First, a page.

It's just that Kansas blows so much.
('cept K.C., Ass. Of course.)
You got a little something . . . right there.
I mean, Jesus Christ on a Nordictrac, just what IS the matter with Kansas?
Intelligent design. Here's the problem: one, we are not designed as if by a perfect being. We are screwed up. Walking upright is a bad idea, really, and we are not optimally designed for it, so either we were "designed" by a pretty crappy engineer, or we were formed over generations of genetic trial and error. Where's your god now, Intelligent Design believers? Second, why would "true" believers need to hear about intelligent design from their teachers? If they are among the faithful, they will already have heard about it and will believe accordingly. Teaching intelligent design in schools would be pointless for them, and would only serve to proselytize the kids whose parents had the good sense to send them to public school instead of keeping them at home and telling them that dinosaurs are really "Jesus Lizards" and were known to have hung out with Adam and Eve. 6000 year old earth and all that.
If I had been Dorothy, I'd have blown that popsicle stand and stayed in Oz, munchkins, talking trees and evil green women notwithstanding.
I have been saying lately that I don't believe that anyone in the White House or at the Federal level has any real interest in pressing far-reaching, faith-centered policies, and I more or less stand by that. Even if Rick Santorum wants to outlaw IVF clinics, he's not going to get too far with that because Bush and pals have much bigger, more profitable fish to fry. But the real danger does lie in local politics- it is at the local (state, city, school-board and even corporate) level where these initiatives are coming into play. In Colorado, you've got Bill Owens saying that the religious concerns of a hospital override the privacy and health needs of a rape victim. Cities in Texas and Kentucky demand the right to display an old movie promo of the 10 Commandments on courthouse lawns. Local pharmacists are claiming they have the right to refuse to dispense contraception and the Morning After Pill on religious grounds.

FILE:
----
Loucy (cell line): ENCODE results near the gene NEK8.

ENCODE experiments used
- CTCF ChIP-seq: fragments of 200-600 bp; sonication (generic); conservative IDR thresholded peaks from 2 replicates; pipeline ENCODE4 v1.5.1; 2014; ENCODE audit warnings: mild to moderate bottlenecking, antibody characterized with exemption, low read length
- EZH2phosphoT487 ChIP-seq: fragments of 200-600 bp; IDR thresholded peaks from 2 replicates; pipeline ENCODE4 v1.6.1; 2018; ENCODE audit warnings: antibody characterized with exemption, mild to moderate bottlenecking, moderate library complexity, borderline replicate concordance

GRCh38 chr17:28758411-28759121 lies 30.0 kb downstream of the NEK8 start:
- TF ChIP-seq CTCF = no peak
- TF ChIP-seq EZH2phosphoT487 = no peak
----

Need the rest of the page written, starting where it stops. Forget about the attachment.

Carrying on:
The trouble is that on the local level, in smaller populations, it is easier to gain support for measures that would not pass on the Federal level. The old conservative argument goes that if people have a problem with these kinds of measures, they can leave the area in which they are in effect.
But tell that to this woman, a mother of six whose husband's condom broke. She was refused the morning-after pill and resorted to abortion, after being so berated by the pharmacist as a "babykiller" that she didn't seek out a second outlet to get her prescription. While Walgreens is a corporation, and as such allows its pharmacists to refuse to fill prescriptions on moral grounds, laws protecting such decisions are up for debate in some states. If the issue was a matter of state law, could she have simply left the state? Not likely- if she couldn't afford to have a seventh child, chances are good that a move would have been financialy impossible. And what of the kids who are not down with the idea of Intelligent Design? Can they leave the class? Not likely either, seeing as how if they are attending public school their parent or parents probably can't afford a private one and their families probably couldn't afford to uproot the family and leave town.
Again, I don't know that I foresee federal laws reinforcing these local statutes. But it is just as troubling that they are gaining support on the state and local level.
**edited for semantic correctness, per Dex in comments**